The backlog of cases at the UK Border Agency (UKBA) has now hit a half a million people, a new report by the Home Affairs Committee shows.
Keith Vaz MP, Chair of the Home Affairs Committee said: “This could fill Wembley Stadium to capacity six times over.”
Noting that the backlog has risen by 56% in just three months, Mr. Keith said: “At the current rate it will take 37 years to clear and the Home Office cannot confirm that this is the last of the backlogs.”
The Committee said it was alarmed to discover in the evidence session with Sarah Rapson, Director General of the UK Visas and Immigration section, a further backlog of 190,000 cases in the temporary and permanent migration pool that were never revealed to the Committee before. The total figure for the number of cases in the backlog has reached over half a million (502,462).
“Whilst we welcome this admission from Ms Rapson and hope she is more forthcoming with this Committee then her predecessor, it is simply unacceptable that new backlogs are routinely revealed in Committee evidence sessions,” the Committee said.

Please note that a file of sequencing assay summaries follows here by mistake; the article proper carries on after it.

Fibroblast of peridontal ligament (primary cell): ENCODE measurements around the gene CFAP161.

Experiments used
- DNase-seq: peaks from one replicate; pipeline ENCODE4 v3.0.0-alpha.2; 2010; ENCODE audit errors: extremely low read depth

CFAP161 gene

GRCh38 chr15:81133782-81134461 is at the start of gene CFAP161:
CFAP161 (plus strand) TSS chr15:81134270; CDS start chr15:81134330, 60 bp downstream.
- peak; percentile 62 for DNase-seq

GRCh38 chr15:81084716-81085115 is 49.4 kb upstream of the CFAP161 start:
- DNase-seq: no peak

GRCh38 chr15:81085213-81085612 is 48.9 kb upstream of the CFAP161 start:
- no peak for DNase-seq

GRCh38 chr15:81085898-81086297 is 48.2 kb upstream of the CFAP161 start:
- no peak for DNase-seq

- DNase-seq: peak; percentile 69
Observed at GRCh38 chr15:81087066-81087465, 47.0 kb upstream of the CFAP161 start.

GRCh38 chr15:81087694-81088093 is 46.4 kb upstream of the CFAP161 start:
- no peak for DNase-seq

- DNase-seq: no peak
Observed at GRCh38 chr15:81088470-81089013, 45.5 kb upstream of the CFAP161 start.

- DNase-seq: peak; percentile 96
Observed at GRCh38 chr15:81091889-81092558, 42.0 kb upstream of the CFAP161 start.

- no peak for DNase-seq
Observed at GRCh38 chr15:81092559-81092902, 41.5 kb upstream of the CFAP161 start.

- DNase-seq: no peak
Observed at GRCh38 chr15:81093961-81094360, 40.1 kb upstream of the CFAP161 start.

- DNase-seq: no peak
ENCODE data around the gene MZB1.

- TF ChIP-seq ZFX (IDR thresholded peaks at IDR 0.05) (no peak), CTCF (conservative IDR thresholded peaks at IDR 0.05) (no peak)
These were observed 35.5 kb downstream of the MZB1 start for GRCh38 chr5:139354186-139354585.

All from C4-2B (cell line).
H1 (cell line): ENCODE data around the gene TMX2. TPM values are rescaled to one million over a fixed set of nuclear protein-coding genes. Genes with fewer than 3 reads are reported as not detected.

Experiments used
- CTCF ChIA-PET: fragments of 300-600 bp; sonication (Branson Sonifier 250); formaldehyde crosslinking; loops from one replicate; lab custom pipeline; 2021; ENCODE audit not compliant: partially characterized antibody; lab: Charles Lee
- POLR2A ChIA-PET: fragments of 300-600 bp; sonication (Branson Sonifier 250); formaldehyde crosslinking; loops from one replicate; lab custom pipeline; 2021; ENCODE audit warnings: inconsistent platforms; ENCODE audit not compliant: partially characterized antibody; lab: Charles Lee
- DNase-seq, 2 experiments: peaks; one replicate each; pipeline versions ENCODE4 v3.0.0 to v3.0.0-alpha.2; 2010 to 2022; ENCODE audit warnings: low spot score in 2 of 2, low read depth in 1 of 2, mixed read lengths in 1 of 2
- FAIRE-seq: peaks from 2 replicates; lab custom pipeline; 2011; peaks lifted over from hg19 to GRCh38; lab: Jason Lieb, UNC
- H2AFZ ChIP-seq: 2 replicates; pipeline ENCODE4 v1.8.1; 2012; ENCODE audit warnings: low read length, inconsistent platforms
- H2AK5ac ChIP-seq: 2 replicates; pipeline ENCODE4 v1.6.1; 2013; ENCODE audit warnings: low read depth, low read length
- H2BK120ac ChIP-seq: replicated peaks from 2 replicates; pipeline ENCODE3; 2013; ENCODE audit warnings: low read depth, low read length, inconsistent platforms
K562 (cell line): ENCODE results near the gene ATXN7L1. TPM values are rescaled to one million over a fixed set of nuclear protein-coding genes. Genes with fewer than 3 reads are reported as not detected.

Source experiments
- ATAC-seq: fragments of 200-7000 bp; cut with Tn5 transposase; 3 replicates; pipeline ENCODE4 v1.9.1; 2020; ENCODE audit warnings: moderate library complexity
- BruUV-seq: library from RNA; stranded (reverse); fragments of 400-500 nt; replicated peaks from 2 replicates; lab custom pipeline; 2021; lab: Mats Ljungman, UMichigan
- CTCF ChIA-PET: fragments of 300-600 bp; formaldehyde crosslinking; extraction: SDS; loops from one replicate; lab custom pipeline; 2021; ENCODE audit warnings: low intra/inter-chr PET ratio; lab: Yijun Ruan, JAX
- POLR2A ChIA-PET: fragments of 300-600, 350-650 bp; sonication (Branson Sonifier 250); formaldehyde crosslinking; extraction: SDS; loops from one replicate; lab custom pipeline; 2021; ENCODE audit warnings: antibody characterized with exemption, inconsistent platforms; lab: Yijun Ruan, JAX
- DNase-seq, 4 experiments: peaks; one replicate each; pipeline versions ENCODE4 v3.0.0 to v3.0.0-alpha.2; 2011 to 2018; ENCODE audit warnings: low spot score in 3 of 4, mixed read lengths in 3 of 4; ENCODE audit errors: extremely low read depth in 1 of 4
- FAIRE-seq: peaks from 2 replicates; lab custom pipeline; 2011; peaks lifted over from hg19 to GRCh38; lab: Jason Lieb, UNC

Many of the UKBA’s problems predate its establishment, the Committee said, and asked ministers to now explain how those problems will not outlive its demise.
“If we are to see a shift in culture the new organisational structure and management must be complemented by the ability for a wholesale restructuring of the employees of the organisation. The newly appointed Directors General must have the ability and resources necessary to implement this change. The Home Office should outline exactly how they propose to bring about this change in culture,” the Committee said.
On 11th June 2013, when the Committee asked Ms Rapson if she thought the Immigration Service would ever be fixed she said: “I don’t think so”. Her revelation surprised the Committee.
“Although we welcome Ms Rapson’s honesty, the Committee are concerned that the person tasked with ‘fixing’ the agency does not think the job will ever be complete. We are concerned this is an admission that Ms Rapson does not have the resources necessary to ‘fix’ the service. The Home Office should work to reveal the full scale of the backlog so that it is able to apportion the funds necessary to clear the backlog,” said the Committee.
The Committee recommended that no more bonuses should be paid to any senior management at the Home Office until the backlogs are cleared.
Mr. Vaz said: “In evidence the Committee were told the immigration service would never be fixed. This is astonishing since reducing immigration is a priority of this Government. What the immigration service needs desperately is stability, the resources necessary to clear the backlogs and a wholesale change in culture.”